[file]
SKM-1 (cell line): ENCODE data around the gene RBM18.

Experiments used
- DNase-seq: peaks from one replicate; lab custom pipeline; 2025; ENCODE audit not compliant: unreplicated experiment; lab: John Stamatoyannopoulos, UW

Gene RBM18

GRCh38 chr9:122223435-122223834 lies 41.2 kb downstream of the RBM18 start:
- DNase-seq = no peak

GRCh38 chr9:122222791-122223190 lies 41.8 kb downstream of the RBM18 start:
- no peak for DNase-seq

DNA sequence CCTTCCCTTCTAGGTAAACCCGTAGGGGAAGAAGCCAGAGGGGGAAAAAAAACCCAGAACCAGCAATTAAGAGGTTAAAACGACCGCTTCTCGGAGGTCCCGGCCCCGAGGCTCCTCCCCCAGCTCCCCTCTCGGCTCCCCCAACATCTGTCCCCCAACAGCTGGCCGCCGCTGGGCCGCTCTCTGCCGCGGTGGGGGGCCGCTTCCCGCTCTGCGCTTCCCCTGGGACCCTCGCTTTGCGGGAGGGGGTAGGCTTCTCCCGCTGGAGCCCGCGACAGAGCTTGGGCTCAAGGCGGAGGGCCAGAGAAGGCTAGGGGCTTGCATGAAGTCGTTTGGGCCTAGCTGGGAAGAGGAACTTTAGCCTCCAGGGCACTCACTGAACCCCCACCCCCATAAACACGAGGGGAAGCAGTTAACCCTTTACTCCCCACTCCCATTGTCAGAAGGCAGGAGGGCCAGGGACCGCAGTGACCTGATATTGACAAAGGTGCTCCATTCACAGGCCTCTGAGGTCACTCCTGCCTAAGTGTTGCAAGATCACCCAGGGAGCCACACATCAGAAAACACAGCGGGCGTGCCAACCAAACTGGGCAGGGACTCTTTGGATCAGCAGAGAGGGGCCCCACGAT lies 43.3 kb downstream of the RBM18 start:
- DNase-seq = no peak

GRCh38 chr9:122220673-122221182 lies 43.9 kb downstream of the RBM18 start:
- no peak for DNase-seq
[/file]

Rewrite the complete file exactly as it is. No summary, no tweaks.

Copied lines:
SKM-1 (cell line): ENCODE data around the gene RBM18.

Experiments used
- DNase-seq: peaks from one replicate; lab custom pipeline; 2025; ENCODE audit not compliant: unreplicated experiment; lab: John Stamatoyannopoulos, UW

Gene RBM18

GRCh38 chr9:122223435-122223834 lies 41.2 kb downstream of the RBM18 start:
- DNase-seq = no peak

GRCh38 chr9:122222791-122223190 lies 41.8 kb downstream of the RBM18 start:
- no peak for DNase-seq

DNA sequence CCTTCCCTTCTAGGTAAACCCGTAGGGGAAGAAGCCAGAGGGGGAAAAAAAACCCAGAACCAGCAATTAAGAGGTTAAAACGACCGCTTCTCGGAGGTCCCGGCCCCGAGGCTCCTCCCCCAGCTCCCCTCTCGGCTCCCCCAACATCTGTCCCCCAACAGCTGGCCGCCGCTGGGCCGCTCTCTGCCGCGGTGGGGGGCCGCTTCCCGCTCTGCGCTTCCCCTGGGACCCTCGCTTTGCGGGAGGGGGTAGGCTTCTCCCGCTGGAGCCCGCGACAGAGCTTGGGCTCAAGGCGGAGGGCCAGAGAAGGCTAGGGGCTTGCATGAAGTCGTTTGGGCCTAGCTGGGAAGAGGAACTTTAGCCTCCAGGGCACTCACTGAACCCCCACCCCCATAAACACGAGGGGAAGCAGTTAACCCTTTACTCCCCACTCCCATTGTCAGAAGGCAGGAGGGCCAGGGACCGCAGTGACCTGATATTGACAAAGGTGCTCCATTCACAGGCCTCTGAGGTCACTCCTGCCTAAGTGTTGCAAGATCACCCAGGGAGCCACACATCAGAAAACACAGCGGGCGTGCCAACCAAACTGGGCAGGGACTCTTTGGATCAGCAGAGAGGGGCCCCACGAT lies 43.3 kb downstream of the RBM18 start:
- DNase-seq = no peak

GRCh38 chr9:122220673-122221182 lies 43.9 kb downstream of the RBM18 start:
- no peak for DNase-seq